News from the SETAC Europe Office
About the SETAC Europe Special Science Symposium (SESSS04)
"One of the best meetings I have been to ," "a very useful update," "very interesting and informative;" just some of the comments I received during the 4th Special Science Symposium on the Environmental Risk Assessment of biocides which was held in the Marivaux Hotel in Brussels on 25-26 October. The Symposium focused on methods to assess environmental exposure to biocidal products and criteria for risk assessment in the context of the impending EU legislation which (in 2012) will replace the current EC Directive (in place since 1998). A key area of debate was why there was so little harmonisation between the different chemicals legislative instruments. With around 70 delegates the atmosphere was right for really good interaction and discussion which kicked off after the first two presentations and was still going strong after the meeting had ended. The tripartite stakeholder representation meant that each could learn from the other which once again demonstrates that our SETAC philosophy works well. The symposium was chaired by Leon Van der Wal (European Commission) and Thomas Preuss (University of Aachen) with key contributions from The European Chemicals Agency (ECHA), the European Commission, industry, consultants and research. Presentations and pictures can now be viewed on the website sesss04.setac.eu.
My thanks to all involved for making it such a success. It has reinforced the position of SETAC Europe as a credible and competent science based organisation. Note on 15 and 16 February 2012 SETAC Europe will hold the 5th Special Science Symposium (SESSS), which will address the use of the ecosystem services concept for the implementation of European environmental policies. 15 December is the deadline for abstract submission and early registration!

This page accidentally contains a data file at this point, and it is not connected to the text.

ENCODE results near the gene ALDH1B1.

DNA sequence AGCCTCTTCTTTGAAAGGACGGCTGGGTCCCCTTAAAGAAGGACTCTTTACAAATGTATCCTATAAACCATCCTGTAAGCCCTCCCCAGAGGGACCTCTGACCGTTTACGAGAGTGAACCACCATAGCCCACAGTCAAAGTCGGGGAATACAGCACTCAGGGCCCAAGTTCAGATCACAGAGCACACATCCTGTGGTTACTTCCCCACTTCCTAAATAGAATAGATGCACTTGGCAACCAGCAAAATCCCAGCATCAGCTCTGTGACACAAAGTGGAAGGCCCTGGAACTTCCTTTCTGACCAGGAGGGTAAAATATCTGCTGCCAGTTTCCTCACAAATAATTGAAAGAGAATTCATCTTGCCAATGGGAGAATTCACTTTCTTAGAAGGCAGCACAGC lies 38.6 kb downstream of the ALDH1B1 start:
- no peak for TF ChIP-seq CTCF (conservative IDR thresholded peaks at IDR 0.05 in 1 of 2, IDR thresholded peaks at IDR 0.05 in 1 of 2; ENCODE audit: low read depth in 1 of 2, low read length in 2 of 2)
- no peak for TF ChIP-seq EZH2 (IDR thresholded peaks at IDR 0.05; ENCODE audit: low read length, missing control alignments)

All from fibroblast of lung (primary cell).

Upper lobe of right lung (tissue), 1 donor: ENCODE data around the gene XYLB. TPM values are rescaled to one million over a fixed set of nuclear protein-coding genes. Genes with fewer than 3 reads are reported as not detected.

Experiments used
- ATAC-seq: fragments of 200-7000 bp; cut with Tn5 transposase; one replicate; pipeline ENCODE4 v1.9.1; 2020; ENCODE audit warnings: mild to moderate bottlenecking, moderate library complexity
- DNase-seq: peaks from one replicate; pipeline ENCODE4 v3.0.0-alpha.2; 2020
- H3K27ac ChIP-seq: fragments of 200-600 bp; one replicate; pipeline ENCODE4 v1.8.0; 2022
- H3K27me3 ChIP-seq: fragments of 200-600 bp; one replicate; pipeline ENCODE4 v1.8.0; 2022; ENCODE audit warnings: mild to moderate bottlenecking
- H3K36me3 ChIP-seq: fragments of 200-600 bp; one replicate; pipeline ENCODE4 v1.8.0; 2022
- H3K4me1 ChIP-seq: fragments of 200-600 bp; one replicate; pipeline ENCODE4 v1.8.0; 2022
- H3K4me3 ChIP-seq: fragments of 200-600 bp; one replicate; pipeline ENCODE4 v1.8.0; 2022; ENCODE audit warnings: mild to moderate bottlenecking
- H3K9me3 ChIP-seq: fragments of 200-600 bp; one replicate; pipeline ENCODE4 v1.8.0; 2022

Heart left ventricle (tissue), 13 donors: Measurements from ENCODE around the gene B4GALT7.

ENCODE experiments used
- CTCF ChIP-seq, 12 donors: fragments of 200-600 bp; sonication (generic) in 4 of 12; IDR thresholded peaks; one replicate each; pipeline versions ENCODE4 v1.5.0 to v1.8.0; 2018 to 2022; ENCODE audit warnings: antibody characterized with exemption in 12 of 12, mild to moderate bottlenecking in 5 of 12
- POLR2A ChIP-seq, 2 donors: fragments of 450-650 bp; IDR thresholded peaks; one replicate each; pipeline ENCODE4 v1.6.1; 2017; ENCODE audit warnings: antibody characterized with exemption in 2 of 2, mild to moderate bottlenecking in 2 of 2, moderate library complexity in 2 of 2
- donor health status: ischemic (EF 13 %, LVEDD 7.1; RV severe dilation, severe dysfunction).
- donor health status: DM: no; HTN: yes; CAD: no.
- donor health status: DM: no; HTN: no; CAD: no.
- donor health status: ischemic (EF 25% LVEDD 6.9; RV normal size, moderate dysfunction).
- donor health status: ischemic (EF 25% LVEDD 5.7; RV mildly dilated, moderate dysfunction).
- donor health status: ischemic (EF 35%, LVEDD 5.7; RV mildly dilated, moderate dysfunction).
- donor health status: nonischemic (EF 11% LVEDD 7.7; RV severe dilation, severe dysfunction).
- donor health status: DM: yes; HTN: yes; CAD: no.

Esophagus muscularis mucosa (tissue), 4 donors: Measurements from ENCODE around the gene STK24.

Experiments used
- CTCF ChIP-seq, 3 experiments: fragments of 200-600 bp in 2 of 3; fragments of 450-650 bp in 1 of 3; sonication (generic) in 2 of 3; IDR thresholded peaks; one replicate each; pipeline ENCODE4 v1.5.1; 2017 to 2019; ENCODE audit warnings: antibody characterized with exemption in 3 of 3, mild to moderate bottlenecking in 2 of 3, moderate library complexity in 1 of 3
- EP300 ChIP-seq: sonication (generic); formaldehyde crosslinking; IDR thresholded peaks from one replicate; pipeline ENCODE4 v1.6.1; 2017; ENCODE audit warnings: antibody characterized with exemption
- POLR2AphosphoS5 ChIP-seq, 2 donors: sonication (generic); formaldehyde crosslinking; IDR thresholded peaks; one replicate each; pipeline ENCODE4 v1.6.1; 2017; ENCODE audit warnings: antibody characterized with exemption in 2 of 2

Join or propose SETAC Summer Schools
SETAC Summer Schools may be proposed by SETAC Members and aim to offer scientists and students training through the best up-to-date knowledge in several areas. Summer schools and their organisers will benefit from publicity and recognition by SETAC. Deadline for proposing Summer Schools is 31 January.
What is a Summer School?
Summer schools aim to offer scientists and students training through the best up-to-date knowledge in the areas of:
- Environmental quality
- Environmental chemistry
- Risk assessment within the framework of generic (e.g. Water framework Directive) or dedicated (e.g. REACH, Plant Protection Products…) regulations
- Handling, monitoring and remediation of pollution
- Life Cycle Assessment (LCA) and Life Cycle Management (LCM)
- Emerging pollutants
Summer schools include time for teaching, exchanges, self-working on case-studies and knowledge assessment. Principles and methodologies developed are illustrated through worked examples, hands-on or case-studies.
Summer schools may be proposed by SETAC Members and aim to offer scientists and students training through the best up-to-date knowledge in several areas. Summer schools and their organisers will benefit from publicity and recognition by SETAC.
Summer Schools, practically?
Summer schools are conducted in summer (from June to beginning of September), at a suitable location close to the organiser. In order to ascertain that enough time is given to teaching, exchanges, self-working on case-studies and knowledge assessment, Summer Schools are organised over one to two weeks.